The Peterborough Folk Festival will soon be announcing its 2021 Emerging Artist, an award first bestowed on Millbrook native Serena Ryder 20 years ago, as well as confirming a performance by the artist.
“The festival gives local artists opportunities to make connections,” Byard says. “That’s where my excitement lies — seeing those connections being made.”
“Having local artists open for Buffy Sainte-Marie or any of the number of artists that perform, they get to learn from them,” Kemp adds. “They can talk right to them. That’s invaluable for anybody pursuing a career in music.”
“But it’s really about bringing people together,” he says. “Artists have been at home — they haven’t been able to work. That’s the biggest thing: getting back to some kind of normalcy. Just being able to pay artists is huge. They’ve missed that for so long.”
Byard notes the February 2021 virtual presentation of Guelph’s Hillside Festival was a turning point, after Hillside contacted the Peterborough Folk Festival in January and asked for some videos of local artists.
VIDEO: “Until You” – AHI
“We filmed performances by Greg Keelor, Melissa Payne, and Jimmy Bowskill (performing together as the trio Black Feather) and Benj Rowland, quickly edited them and sent them off,” Byard says. “In the midst of the dark days of January, the excitement of those musicians to actually get to play, even if just by themselves in an empty room … well, they were just happy to play again.”
When the pandemic caused the cancellation of the Peterborough Folk Festival last summer, for the first time in 30 years, festival organizers were at a loss for how to proceed in 2021.
“Last year on the festival weekend, I was beside myself,” Byard recalls. “I was so depressed, I drew a blank from about August to January. I couldn’t even think about it. And then I got that phone call from Hillside. I thought, ‘You know what? We’ve got to get off our asses and get going here and do something.'”
After applying for and receiving funding from Heritage Canada, earmarked for helping not just musicians but all arts workers regain employment, plans for We Can Do This started to take shape.
“At that point, I wasn’t expecting that we could have an audience,” says Byard. “It was just bringing in an artist for one song, siting them down in the middle of a forest or something, and recording with James (McKenty) and his mobile recording unit.”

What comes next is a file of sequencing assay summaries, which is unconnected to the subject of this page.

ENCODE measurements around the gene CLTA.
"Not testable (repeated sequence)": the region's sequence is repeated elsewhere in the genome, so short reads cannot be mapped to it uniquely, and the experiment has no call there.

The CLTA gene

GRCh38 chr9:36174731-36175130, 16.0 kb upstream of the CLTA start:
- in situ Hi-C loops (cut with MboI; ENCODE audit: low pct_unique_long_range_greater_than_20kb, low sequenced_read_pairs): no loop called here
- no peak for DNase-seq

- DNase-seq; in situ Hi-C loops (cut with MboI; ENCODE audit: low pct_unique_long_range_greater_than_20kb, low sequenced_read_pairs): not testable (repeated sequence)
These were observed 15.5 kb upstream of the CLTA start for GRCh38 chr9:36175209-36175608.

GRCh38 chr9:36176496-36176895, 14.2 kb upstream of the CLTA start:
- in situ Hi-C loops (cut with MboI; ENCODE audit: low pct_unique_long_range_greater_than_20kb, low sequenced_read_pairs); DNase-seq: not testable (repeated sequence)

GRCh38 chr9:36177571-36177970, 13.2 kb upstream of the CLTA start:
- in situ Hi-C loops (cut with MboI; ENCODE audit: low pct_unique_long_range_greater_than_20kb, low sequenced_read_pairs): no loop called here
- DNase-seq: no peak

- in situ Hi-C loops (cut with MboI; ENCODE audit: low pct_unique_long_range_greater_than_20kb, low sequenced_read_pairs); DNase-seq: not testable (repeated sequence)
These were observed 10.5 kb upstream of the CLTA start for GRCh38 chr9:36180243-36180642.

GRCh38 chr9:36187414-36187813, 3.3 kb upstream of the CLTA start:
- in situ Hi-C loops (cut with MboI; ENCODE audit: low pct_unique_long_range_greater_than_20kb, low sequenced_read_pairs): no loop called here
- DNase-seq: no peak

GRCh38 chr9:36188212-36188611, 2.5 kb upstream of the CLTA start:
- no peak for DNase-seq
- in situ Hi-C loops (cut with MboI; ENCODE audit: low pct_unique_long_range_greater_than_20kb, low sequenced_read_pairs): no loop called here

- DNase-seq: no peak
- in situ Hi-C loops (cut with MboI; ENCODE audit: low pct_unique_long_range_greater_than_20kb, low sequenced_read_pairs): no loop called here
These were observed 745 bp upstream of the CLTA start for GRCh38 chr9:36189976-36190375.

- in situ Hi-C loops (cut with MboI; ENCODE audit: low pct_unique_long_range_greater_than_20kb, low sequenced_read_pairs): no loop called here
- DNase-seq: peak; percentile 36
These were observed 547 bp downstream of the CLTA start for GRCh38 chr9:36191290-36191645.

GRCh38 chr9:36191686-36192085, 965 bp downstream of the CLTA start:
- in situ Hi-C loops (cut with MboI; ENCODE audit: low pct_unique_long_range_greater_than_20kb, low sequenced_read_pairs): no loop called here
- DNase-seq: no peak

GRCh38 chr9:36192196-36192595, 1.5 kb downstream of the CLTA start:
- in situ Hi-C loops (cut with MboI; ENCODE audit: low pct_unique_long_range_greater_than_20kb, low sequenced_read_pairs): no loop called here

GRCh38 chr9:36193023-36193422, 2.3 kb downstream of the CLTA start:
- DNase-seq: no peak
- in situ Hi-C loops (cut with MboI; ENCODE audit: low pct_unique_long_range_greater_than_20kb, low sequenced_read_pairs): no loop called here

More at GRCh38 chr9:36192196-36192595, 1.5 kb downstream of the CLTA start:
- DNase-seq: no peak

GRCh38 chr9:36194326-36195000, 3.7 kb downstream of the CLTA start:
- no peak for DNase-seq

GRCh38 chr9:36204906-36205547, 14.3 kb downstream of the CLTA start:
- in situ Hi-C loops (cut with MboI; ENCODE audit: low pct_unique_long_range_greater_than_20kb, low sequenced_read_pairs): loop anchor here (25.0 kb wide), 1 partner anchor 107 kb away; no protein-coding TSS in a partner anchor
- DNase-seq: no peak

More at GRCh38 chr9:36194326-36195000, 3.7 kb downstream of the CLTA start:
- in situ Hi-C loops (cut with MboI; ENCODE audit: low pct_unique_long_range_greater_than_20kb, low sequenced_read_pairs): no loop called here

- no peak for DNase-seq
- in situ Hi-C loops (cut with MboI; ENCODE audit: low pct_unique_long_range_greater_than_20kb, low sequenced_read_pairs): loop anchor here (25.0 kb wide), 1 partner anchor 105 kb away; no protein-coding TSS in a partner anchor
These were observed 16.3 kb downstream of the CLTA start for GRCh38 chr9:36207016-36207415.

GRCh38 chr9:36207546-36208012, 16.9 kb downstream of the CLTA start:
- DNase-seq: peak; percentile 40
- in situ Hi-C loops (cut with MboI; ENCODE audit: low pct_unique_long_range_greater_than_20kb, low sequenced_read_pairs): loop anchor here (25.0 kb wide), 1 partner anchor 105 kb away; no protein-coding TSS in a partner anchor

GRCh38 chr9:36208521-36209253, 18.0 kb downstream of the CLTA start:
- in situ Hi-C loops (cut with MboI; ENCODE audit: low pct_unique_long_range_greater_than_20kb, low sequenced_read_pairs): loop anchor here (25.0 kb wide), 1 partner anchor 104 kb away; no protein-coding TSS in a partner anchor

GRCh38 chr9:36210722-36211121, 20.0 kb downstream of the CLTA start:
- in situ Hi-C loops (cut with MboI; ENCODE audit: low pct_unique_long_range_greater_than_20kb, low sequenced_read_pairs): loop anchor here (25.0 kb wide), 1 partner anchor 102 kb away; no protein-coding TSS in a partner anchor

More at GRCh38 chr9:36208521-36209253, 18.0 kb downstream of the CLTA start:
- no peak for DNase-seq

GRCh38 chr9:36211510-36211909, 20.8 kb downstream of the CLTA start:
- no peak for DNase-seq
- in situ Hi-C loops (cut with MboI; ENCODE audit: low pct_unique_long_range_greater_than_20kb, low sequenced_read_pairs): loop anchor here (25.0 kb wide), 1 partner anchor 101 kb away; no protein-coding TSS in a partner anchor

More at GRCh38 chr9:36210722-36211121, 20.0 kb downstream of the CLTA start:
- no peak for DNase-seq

“As things sort of started changing and we found that we had received funding, in late June we had to scramble to come up with something. It was like ‘Wow, we had a plan to do (recording) but now we have to do (live performance).'”
VIDEO: “Am I Just Gonna Stand Here (While You Take My Girl Away)” – Whitehorse
While stressing the festival is alive and well and will return to Nicholls Oval in August 2022 as the free weekend event it’s so well known for, Byard says there remains a lingering pandemic effect that’s cause for concern — one that means the festival has no choice but to charge for performances this year.
“We’ve lost a lot of volunteers. We’ve lost board members. We’ve lost sponsors. We need to rebuild for 2022. This film and album is sort of like a calling card to Peterborough that says ‘Hey Peterborough, we’re volunteers. We don’t have a paid staff. We need your help to do what we do.'”
Byard has nothing but praise for festival director Ryan Kemp. Without him, “this festival doesn’t work,” Byard says, adding Kemp has an “understanding of Peterborough audiences and what will appeal to them.”
VIDEO: “Spark” by William Prince (with Serena Ryder)
Byard also stresses the value of the Peterborough Folk Festival for both local and visiting musicians, as well as the festival’s efforts to promote diversity and gender equality.
“We bring in an artist like Donovan Woods three or four times and then the fifth time he performs at Market Hall and sells out. That’s kind of what we do. We bring in an artist, we build an audience for them in the Peterborough area, and then they get to go to Showplace or Market Hall. There were a lot of years where they were passing right by us, but not anymore.”
“We have Indigenous artists every year. We have a 50-50 split of female and male performers. These are things that are really important to us.”
VIDEO: “Being Together” – Donovan Woods
For more information about the Peterborough Folk Festival, visit peterboroughfolkfest.com.